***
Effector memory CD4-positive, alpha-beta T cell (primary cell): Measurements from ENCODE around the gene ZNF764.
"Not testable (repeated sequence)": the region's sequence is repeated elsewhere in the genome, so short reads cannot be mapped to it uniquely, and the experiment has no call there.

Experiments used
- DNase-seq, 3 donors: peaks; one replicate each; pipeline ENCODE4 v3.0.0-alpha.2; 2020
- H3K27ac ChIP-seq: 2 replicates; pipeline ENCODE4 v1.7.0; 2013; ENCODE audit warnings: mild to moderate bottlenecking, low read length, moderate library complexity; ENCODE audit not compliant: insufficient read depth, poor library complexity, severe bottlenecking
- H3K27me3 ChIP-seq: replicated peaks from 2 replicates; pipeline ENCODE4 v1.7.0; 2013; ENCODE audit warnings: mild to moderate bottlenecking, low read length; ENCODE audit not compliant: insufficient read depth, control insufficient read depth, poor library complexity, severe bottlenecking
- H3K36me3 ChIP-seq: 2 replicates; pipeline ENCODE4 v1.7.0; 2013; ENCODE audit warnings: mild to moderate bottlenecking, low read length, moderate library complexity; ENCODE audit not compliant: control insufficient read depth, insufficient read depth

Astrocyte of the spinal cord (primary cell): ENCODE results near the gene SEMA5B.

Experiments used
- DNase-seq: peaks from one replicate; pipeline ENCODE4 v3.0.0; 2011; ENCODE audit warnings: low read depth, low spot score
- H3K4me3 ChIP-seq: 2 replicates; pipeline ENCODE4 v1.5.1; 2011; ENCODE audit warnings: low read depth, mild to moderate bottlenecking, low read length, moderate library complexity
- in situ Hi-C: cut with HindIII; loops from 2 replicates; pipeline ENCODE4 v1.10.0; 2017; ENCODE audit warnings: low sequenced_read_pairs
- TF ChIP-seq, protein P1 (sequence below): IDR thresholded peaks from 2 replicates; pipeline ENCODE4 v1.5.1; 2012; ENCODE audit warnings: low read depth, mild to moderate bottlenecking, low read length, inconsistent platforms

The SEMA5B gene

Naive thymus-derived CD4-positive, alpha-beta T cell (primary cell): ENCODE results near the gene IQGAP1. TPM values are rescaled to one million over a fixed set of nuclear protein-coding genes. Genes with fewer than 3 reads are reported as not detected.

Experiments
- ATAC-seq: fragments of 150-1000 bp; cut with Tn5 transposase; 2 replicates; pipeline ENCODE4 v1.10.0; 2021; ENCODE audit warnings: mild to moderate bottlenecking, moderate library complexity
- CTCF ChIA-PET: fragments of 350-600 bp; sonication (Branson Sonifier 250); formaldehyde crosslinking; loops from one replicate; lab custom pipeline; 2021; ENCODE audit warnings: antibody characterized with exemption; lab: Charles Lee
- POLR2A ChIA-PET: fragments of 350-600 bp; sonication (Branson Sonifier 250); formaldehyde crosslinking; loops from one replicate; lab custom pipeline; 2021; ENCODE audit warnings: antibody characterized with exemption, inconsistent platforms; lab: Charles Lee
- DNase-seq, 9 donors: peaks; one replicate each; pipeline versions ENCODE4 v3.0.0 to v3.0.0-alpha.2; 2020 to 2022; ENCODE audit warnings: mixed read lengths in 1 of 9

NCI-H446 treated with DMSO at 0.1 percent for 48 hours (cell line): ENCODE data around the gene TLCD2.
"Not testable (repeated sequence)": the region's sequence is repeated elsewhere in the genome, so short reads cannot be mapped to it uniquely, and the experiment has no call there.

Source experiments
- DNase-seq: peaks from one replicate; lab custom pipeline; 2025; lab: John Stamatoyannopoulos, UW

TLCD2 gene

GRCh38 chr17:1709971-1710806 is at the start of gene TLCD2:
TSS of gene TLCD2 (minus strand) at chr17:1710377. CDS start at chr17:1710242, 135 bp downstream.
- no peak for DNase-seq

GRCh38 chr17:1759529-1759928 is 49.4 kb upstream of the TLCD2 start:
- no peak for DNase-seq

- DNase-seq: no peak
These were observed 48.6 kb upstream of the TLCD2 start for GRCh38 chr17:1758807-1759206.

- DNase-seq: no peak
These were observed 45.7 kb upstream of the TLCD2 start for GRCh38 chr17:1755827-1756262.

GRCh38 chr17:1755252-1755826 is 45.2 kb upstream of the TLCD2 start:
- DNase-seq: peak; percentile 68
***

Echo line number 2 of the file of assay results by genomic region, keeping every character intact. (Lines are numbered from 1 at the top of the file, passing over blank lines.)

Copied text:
"Not testable (repeated sequence)": the region's sequence is repeated elsewhere in the genome, so short reads cannot be mapped to it uniquely, and the experiment has no call there.